possibly Mvuba people

On view at The Met Fifth Avenue in Gallery 681

Side-blown horn with lizard-skin cover.
Horns and Trumpets
Horns and trumpets are sounded by a player's buzzing lips which cause an enclosed air column to vibrate. Horns, often made from animal horns or tusks, are normally conical and curved, while trumpets are commonly straight and cylindrical.
Most Sub-Saharan horns and trumpets are blown from the side rather than from the tip where they may be pierced to allow the player to sound different notes by opening and closing the end hole. Depending on regional tradition, blowholes may have a distinctive shape and appear on the concave or convex curve of the tube. Despite diminished importance as military signal instruments, side-blown horns remain a symbol of power and retain an important position in royal regalia. They are played singly or more often, in a large ensemble.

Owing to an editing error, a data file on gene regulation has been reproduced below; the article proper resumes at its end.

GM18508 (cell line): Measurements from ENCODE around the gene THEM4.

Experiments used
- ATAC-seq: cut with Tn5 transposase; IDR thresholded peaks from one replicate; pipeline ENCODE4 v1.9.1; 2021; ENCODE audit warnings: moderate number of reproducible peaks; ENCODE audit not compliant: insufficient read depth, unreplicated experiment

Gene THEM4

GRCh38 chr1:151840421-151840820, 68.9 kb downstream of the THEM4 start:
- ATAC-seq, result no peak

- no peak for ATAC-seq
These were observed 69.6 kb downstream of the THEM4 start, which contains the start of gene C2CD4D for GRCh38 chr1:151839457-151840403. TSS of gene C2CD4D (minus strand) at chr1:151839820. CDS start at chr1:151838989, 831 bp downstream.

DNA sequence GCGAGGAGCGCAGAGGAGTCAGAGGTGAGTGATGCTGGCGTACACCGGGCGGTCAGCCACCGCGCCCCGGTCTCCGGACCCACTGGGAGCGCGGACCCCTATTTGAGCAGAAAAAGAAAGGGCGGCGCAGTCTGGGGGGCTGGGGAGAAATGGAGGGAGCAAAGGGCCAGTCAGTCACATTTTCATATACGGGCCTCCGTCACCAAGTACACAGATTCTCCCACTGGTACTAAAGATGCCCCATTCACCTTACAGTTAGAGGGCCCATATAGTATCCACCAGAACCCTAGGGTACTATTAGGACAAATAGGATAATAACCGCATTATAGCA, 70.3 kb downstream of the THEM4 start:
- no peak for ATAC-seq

Horn, Ivory, lizard (Nile monitor)  skin, possibly Mvuba people

Due to rights restrictions, this image cannot be enlarged, viewed at full screen, or downloaded.

Open Access

As part of the Met's Open Access policy, you can freely copy, modify and distribute this image, even for commercial purposes.


Public domain data for this object can also be accessed using the Met's Open Access API.